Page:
A performers union is reconsidering the lifetime achievement award it gave to Morgan Freeman, in the wake of sexual harassment allegations against the actor.
Freeman, 80, apologised on Thursday after he was accused of repeatedly behaving in ways that made women feel uncomfortable on film sets and at his production company Revelations Entertainment.
He said sorry to “anyone who felt uncomfortable or disrespected”.
Now the performers union Screen Actors Guild‐American Federation of Television and Radio Artists (SAG-AFTRA), which gave Freeman a lifetime achievement award in January, is reconsidering the prize after the “compelling and devastating allegations”.
In a statement the union said: “These are compelling and devastating allegations which are absolutely contrary to all the steps that we are taking to (ensure) a safe work environment for the professionals in this industry.
“Any accused person has the right to due process, but it is our starting point to believe the courageous voices who come forward to report incidents of harassment.”
The statement added: “Given Mr Freeman recently received one of our union’s most prestigious honours recognising his body of work, we are therefore reviewing what corrective actions may be warranted at this time.”
Allegations of sexual misconduct against Freeman, who has starred in films including The Shawshank Redemption, Seven and The Dark Knight, surfaced on Thursday.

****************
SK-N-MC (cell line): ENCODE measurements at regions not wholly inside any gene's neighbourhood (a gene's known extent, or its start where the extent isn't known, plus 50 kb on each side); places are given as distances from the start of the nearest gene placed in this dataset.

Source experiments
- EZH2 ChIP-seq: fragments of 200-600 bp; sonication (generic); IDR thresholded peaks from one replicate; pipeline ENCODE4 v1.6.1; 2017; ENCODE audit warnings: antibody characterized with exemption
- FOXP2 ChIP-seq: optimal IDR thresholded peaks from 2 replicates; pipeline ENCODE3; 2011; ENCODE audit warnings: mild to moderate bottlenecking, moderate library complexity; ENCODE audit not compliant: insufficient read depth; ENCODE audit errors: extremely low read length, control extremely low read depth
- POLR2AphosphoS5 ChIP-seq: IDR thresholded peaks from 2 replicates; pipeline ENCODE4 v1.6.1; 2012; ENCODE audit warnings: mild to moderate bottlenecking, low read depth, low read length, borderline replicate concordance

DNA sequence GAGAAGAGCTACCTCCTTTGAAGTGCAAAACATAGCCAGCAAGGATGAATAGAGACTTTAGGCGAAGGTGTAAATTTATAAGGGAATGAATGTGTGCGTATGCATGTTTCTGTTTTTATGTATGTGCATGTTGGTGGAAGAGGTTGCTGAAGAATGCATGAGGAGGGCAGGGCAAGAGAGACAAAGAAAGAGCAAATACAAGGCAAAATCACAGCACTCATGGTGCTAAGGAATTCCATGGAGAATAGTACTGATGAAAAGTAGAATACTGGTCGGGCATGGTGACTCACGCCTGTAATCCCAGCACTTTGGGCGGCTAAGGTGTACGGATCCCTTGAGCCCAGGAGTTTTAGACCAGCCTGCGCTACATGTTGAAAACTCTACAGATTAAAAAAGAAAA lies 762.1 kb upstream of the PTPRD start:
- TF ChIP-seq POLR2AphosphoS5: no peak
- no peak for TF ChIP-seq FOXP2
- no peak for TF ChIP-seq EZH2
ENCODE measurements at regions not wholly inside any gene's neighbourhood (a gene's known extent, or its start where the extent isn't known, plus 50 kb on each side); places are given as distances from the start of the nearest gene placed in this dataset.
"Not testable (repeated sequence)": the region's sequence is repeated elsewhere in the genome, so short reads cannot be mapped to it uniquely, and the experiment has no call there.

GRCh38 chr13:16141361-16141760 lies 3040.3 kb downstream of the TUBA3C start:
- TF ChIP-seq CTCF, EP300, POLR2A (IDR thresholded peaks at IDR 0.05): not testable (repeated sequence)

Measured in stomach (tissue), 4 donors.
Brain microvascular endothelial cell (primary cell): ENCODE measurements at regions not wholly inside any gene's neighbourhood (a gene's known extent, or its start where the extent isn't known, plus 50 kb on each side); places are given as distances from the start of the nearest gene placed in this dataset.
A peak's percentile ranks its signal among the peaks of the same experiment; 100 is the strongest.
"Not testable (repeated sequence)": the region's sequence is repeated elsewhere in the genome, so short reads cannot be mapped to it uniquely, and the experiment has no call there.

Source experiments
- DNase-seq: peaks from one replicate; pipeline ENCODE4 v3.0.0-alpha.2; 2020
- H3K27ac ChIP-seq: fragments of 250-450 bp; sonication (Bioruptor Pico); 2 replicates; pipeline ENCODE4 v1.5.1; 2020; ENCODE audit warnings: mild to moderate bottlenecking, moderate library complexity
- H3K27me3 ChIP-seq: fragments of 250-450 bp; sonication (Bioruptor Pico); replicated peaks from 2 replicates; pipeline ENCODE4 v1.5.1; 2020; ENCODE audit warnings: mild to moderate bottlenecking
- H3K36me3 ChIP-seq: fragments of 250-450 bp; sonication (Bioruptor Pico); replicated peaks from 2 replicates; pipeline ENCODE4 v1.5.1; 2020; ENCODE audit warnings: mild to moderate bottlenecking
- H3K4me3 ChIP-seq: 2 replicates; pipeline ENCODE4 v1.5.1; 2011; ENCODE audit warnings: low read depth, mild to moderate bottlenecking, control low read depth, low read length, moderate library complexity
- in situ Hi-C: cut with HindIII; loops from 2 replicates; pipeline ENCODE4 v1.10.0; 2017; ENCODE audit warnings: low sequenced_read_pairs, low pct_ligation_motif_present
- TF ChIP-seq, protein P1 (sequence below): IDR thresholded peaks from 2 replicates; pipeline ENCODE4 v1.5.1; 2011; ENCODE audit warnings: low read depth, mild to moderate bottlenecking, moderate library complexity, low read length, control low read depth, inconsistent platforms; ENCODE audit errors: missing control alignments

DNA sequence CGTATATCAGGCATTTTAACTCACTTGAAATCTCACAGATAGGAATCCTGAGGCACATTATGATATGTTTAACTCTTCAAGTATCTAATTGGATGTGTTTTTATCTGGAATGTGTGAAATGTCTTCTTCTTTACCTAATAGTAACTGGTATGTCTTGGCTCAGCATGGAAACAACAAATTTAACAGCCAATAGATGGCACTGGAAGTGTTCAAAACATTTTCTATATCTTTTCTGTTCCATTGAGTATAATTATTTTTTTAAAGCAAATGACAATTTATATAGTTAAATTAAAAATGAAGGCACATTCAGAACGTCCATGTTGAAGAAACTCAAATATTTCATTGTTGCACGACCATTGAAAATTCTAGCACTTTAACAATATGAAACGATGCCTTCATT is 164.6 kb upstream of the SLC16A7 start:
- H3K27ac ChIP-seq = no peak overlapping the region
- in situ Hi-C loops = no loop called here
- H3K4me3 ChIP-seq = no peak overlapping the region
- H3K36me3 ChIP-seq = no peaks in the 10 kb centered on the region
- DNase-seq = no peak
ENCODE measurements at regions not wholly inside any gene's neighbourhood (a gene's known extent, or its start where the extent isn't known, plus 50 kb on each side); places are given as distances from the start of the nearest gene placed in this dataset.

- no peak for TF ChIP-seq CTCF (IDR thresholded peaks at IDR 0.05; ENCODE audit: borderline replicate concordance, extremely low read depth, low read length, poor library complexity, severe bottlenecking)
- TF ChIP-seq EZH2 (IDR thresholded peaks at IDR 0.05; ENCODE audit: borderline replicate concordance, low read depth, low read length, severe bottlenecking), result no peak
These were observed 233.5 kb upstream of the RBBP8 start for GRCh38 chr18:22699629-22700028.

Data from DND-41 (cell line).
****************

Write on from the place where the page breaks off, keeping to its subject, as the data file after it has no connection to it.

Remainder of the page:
CNN spoke to 16 people who described a pattern of behaviour, including a production assistant on the film Going In Style, who alleged he repeatedly attempted to lift her skirt.
In a statement issued after the allegations became public, Freeman said: “Anyone who knows me or has worked with me knows I am not someone who would intentionally offend or knowingly make anyone feel uneasy.
“I apologise to anyone who felt uncomfortable or disrespected – that was never my intent.”
CNN said they had spoken to three entertainment reporters who said Freeman made inappropriate remarks during interviews, including CNN reporter Chloe Melas, who was pregnant at the time and co-wrote the investigation.
She alleged he shook her hand and repeatedly looked her up and down and said “I wish I was there” and “You are ripe” less than a year ago.
Freeman founded Revelations Entertainment in 1996 with Lori McCreary, the current president of the Producers Guild Association who has championed the MeToo and Time’s Up movements.